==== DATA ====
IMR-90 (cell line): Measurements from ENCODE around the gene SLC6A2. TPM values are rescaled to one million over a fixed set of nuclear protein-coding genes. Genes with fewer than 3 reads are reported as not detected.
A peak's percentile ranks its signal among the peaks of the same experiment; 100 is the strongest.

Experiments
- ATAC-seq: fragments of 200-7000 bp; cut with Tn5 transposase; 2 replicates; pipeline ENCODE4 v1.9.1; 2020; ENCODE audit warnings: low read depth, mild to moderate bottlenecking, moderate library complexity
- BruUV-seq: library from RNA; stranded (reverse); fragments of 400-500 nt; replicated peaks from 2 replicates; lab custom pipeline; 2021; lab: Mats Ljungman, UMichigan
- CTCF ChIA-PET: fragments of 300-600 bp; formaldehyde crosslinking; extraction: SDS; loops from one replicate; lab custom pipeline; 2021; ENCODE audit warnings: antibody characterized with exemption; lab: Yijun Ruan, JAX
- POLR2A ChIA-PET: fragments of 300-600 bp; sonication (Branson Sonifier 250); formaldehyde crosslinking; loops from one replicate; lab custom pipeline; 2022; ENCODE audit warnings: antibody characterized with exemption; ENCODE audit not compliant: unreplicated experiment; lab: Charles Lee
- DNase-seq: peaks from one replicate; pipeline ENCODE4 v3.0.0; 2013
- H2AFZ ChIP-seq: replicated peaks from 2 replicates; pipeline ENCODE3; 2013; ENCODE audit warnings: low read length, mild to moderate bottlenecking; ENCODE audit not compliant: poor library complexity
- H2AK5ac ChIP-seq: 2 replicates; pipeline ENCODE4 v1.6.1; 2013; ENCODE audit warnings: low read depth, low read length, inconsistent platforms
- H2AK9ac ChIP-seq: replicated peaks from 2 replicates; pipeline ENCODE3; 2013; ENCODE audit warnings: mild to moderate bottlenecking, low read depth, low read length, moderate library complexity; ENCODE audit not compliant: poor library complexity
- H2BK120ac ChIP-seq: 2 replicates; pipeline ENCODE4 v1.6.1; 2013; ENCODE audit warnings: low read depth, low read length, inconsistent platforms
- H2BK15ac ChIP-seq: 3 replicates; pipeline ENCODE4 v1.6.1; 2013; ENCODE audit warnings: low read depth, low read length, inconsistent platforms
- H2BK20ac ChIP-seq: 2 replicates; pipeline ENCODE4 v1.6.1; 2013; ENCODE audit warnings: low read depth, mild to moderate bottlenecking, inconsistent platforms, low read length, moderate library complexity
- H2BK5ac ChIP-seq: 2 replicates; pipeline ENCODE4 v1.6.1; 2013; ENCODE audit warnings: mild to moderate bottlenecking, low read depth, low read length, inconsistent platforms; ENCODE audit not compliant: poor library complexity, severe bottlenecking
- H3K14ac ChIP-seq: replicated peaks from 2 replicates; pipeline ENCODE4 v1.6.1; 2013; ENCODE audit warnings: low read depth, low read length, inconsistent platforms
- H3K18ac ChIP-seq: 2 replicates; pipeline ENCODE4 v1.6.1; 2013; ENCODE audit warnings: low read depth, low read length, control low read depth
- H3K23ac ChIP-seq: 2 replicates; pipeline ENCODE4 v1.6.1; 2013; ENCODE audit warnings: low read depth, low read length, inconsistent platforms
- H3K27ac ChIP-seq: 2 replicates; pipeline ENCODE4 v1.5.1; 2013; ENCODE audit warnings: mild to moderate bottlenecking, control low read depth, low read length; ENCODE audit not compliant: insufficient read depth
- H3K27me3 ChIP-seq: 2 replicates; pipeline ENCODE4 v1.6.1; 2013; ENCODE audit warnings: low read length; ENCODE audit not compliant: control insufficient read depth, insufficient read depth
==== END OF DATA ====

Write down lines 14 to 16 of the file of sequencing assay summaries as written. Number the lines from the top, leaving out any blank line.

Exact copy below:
- H2BK20ac ChIP-seq: 2 replicates; pipeline ENCODE4 v1.6.1; 2013; ENCODE audit warnings: low read depth, mild to moderate bottlenecking, inconsistent platforms, low read length, moderate library complexity
- H2BK5ac ChIP-seq: 2 replicates; pipeline ENCODE4 v1.6.1; 2013; ENCODE audit warnings: mild to moderate bottlenecking, low read depth, low read length, inconsistent platforms; ENCODE audit not compliant: poor library complexity, severe bottlenecking
- H3K14ac ChIP-seq: replicated peaks from 2 replicates; pipeline ENCODE4 v1.6.1; 2013; ENCODE audit warnings: low read depth, low read length, inconsistent platforms